Archives / 2007
  • The LINQ Dilemma

    Let me start off by saying that I'm a huge fan of Language Integrated Query (LINQ).  If you've ever had to write code to loop through objects to locate properties and then filter the collection based upon specific values then you'll definitely have an appreciation for what LINQ has to offer.  It's a phenomenal technology that will definitely make developing applications a more productive process.  Scott Guthrie has some really nice tutorials that help jumpstart learning more about LINQ and LINQ to SQL that you can view here.  For those that haven't seen many LINQ samples, here's a simple example of using LINQ to filter a collection of Customer types based upon a Country property:

  • Speaking on Silverlight and Web Services in Los Angeles Area

    I'm going to be speaking on behalf of Interface Technical Training and INETA this week at two Los Angeles area user groups.  The first talk is at Manhattan Beach, CA on October 2nd and will cover calling Web Services asynchronously in .NET 2.0.  The next talk is at Buena Park, CA on October 3rd and will cover building Silverlight applications. More details about the talks are shown next. 

  • JavaScript Beautifier Tool

    I was working on a new article on Silverlight tonight and needed to "beautify" the Silverlight.js code so that I could read through it more easily.  I came across a nice JavaScript beautifier tool that did a great job converting the unformatted file into an easy to read format.  I'm sure there are several of these tools out there on the Web, but this was the first one that popped up while searching and it worked quite well in case anyone needs that type of functionality.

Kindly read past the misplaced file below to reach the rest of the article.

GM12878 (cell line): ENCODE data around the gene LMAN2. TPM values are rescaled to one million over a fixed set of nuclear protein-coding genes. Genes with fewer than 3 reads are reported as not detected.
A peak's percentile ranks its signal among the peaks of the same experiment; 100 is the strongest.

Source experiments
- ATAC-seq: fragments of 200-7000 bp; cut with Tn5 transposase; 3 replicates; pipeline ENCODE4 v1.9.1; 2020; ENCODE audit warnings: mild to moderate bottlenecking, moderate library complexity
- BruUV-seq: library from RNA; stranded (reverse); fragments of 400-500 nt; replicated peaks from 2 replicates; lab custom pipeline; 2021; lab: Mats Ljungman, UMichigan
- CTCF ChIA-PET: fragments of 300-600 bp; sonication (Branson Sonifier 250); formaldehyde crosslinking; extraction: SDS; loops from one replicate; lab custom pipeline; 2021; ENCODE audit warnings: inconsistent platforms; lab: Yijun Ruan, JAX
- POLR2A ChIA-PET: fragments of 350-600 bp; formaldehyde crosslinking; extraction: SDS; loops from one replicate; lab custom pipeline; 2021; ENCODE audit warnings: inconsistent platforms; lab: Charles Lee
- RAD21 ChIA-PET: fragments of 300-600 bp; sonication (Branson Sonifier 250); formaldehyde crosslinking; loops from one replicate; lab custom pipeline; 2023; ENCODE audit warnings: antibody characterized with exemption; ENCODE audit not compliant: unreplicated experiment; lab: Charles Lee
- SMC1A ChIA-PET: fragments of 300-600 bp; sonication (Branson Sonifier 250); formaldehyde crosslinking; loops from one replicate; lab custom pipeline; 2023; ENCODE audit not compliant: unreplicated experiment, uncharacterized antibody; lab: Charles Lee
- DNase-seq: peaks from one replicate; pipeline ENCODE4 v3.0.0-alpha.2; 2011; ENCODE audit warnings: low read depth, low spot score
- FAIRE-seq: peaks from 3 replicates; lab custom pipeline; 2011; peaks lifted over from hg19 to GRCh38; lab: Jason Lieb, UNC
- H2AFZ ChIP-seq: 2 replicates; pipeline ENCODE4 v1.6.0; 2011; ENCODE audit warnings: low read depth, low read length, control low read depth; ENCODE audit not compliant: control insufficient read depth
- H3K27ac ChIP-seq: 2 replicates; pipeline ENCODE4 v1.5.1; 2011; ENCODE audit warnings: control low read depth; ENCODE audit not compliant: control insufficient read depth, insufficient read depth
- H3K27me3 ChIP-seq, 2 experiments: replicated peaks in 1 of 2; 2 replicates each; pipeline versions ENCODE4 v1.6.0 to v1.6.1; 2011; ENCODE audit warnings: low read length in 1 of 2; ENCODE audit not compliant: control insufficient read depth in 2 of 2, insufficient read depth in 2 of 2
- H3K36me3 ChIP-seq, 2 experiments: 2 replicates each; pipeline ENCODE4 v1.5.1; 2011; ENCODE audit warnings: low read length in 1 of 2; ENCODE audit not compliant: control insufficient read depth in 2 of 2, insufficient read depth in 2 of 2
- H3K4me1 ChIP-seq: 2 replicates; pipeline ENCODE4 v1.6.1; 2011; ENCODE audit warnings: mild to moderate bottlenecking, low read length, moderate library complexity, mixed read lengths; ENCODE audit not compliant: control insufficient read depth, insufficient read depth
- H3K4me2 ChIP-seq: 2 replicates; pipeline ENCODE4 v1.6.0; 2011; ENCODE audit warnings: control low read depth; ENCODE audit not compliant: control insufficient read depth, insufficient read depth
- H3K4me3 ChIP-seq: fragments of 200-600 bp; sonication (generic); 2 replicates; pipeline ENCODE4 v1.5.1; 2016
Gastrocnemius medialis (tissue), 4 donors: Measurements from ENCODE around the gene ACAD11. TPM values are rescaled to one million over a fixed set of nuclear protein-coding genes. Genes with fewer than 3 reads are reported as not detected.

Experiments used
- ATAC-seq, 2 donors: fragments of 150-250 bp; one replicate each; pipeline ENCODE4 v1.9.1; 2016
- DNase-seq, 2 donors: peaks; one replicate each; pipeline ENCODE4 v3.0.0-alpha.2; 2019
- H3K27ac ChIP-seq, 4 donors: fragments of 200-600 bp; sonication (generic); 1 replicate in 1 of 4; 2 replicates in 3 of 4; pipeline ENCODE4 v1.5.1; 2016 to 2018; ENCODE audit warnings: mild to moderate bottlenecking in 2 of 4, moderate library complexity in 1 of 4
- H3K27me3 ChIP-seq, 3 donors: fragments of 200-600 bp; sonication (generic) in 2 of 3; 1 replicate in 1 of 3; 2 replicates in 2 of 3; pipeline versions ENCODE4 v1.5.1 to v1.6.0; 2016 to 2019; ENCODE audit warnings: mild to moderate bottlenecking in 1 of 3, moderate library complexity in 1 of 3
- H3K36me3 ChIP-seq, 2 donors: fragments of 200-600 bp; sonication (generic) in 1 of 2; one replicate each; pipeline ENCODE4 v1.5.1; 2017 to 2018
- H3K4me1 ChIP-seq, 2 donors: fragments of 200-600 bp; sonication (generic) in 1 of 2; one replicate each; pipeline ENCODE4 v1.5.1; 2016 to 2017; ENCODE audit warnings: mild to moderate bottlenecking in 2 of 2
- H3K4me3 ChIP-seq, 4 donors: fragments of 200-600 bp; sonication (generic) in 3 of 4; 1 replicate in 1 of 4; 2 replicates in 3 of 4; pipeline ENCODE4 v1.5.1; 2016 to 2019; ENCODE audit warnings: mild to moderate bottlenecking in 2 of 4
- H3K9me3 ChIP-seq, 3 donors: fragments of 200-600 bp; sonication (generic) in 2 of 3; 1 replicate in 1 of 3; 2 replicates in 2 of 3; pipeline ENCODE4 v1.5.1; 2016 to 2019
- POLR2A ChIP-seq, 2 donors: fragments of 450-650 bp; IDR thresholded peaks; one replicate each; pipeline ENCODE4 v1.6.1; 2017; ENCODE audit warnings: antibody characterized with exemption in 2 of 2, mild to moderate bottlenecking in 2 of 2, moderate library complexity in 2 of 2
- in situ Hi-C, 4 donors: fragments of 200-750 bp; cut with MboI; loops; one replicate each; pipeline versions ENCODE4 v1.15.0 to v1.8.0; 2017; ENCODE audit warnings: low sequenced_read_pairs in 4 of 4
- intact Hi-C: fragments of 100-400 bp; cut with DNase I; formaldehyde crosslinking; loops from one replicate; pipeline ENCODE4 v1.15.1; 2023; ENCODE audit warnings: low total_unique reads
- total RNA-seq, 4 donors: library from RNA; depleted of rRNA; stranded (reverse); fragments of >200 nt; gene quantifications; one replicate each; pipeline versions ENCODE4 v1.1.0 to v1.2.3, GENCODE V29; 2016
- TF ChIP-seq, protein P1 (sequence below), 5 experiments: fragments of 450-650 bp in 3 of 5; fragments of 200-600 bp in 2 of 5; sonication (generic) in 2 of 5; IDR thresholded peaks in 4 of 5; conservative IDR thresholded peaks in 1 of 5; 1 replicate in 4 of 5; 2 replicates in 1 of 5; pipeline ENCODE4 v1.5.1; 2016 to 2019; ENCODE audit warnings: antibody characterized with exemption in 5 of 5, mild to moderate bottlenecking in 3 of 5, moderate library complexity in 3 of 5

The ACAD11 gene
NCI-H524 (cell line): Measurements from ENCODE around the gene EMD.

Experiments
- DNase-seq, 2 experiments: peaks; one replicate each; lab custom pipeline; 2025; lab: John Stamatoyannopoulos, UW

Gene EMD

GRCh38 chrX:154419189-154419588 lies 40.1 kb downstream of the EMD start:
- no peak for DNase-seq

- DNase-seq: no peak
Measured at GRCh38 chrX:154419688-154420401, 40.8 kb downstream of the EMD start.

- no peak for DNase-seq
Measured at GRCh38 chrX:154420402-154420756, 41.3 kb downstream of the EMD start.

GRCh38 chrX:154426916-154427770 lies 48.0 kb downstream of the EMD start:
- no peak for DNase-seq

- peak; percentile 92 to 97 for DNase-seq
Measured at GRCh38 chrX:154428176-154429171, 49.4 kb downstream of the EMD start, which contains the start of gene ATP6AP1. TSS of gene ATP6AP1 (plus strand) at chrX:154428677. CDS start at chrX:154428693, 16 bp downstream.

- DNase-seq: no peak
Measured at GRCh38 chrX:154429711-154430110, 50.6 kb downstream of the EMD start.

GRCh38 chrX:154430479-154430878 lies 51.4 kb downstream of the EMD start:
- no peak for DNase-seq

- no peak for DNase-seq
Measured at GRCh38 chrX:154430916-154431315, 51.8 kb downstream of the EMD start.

• Managing ASP.NET Development, Staging and Production Connection Strings (without pulling your hair out)

    If you work with a large number of applications then you know what a pain it can be to manage multiple web.config files and multiple connection strings for development, staging/test, and production databases.  Because developers typically have development, staging, and production connection strings to manage (depending upon the environment they are working in), many different strategies have been created to handle switching from development to staging/test to production. One way to manage this task is to have multiple web.config files and simply name them differently. For example, while in development the staging web.config file may be named web.stage.config. When code has been tested in development and needs to be deployed to staging/test, the staging web.config file can be renamed to "web.config" and then moved over to the staging Web Server(s). While this works well it involves an unnecessary step that should be more automated to avoid human error and involves keeping data in-sync between two or more web.config files.

    VS.NET build events are another popular way to handle this problem.  Scott Guthrie posted about this topic and links to a post that provides great details if you'd like to go this route. 

    When large numbers of developers are involved in creating different applications that have separate web.config files for each application that may hit the same databases, a management issue comes into play. If the database connection strings change at all (for instance moving from passing username/password credentials to integrated security or database name changes due to upgrades) then all web.config files with the appropriate connection strings in them must be updated. If you manage a large number of applications (an Intranet environment for example) then you now have to open many web.config files to modify the connection strings and hope that your search and replace routine catches everything.  A more centralized way to store connection strings needs to be available in this case so that you can go to one place to make changes and be done with it!